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10 minutes ago, 885 said:

No clue about the pto speed. Or belt in this Nebraska test. I selected the max belt hp at the top of the chart and the correlating engine rpm. So the numbers were 50.78 hp and 1450 engine rpm. I plugged them in the formula and out popped around 180 lb ft of torque not accounting for losses in the driveline since we are measuring hp at the belt pulley. The losses are small and not really important at the moment. 

But as far as your question, if we have 3  50hp engines and we are on an engine dyno and they are all measured 50 hp at 2000 rpm then yes they all have the same torque output. If we have three different 50 hp engines and we are measuring at the pto rated speed of 540 and (big and) the engines are all turning the same engine speed then yes they all have the same torque output. Now in the real world those 50hp engines are spinning different speeds in tractors to achieve the reted pto speed of 540.in one it may be 2000, the other 2200, another would be 2300. The torque output of the engines would be 131, 119, and 114 respectively. Same hp at the pto but different torque at the engine due to gearing in the driveline

So another question I have is take the 806 for example. They say it has a gross hp of 110 but a pto hp at 95. Wouldn't the same gear reduction that you say is increasing the torque numbers on the Nebraska test affect (increase) the HP number at the pto? Instead you're getting loss of hp like through a driveline

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Gear reduction increases torque, but not necessarily horsepower because gear reduction slows down rotation speed. Hp and torque's relationship is muddied by the third variable of rotational speed. If you look at a hp and torque graph for car engines they peak at different engine speeds, and hp usually continues to rise as torque is falling because the engine speed is increasing at a faster rate than torque is going down. And the loss in hp from gross (engine) to the pto on the 806 comes from frictional losses through the entire driveline. Every time a gear mesh happens, every bearing that adds drag, clutch slippage in the pto unit, cooling fans, water pump, hydraulic pump, etc. Causes incremental hp loss in the tractor. I know j said earlier to ignore driveline losses, but that is mainly because we can't really measure them on our end. Im sure international knew how much they were but we don't and can only make educated guesses. And at that we would be using faulty numbers from tractor data. They list claimed pto and actual, and the tractors always were more than actual, so we would be using a claimed gross hp and real pto hp numbers and would have a closeish but wrong guess of total gross hp to pto hp power loss.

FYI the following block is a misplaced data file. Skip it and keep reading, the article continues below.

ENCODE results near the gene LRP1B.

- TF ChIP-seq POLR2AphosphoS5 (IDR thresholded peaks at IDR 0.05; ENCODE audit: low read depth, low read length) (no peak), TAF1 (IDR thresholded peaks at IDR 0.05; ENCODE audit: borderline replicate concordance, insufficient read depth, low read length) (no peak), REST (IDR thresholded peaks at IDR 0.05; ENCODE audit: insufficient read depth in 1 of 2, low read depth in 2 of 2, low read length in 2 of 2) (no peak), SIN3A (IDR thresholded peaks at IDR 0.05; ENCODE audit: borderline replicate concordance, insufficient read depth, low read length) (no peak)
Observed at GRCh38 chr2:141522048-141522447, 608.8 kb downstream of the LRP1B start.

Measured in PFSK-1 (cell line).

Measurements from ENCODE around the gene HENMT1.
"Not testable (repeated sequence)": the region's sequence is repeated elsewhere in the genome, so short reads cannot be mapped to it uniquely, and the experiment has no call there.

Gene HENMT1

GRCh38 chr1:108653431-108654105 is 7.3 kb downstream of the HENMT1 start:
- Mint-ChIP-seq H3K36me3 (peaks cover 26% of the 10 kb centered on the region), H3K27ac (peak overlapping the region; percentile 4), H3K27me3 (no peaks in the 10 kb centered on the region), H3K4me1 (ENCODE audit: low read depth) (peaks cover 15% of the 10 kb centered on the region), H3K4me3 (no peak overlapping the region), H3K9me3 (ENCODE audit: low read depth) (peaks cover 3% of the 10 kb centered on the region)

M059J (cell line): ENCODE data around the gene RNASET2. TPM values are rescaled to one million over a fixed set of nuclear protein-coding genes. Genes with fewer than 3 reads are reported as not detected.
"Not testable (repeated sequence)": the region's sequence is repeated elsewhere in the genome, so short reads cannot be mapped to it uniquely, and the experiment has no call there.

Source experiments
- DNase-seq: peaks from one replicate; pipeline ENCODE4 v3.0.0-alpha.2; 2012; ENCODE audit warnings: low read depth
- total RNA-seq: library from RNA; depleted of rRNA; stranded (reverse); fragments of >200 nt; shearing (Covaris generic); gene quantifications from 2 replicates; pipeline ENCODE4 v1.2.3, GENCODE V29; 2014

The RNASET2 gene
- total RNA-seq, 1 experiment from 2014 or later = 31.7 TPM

I also meant to mention earlier that the dyno doesn't actually measure hp, hp is a calculated number using the above formula. The dyno only measures torque and engine speed so that hp can be calculated. I hope this helps

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10 minutes ago, 885 said:

Gear reduction increases torque, but not necessarily horsepower because gear reduction slows down rotation speed. And the loss in hp from gross (engine) to the pto on the 806 comes from frictional losses through the entire driveline. Every time a gear mesh happens, every bearing that adds drag, clutch slippage in the pto unit, cooling fans, water pump, hydraulic pump, etc. Causes incremental hp loss in the tractor. I know j said earlier to ignore driveline losses, but that is mainly because we can't really measure them on our end. Im sure international knew how much they were but we don't and can only make educated guesses. And at that we would be using faulty numbers from tractor data. They list claimed pto and actual, and the tractors always were more than actual, so we would be using a claimed gross hp and real pto hp numbers and would have a closeish but wrong guess of total gross hp to pto hp power loss. 

I also meant to mention earlier that the dyno doesn't actually measure hp, hp is a calculated number using the above formula. The dyno only measures torque and engine speed so that hp can be calculated. I hope this helps

Ok Thank you. I'm trying not to be ignorant and I understand that gear reduction has a different effect on hp vs torque. But, going by the Nebraska test and the hp formula, (366x1450/5252)the 400 has 101 hp. Unless that dyno somehow knew exactly what the gear reduction is in that pto how does it know what the torque should be to get the right hp number? Again I'm following what you've said so far just trying to get it all through my skull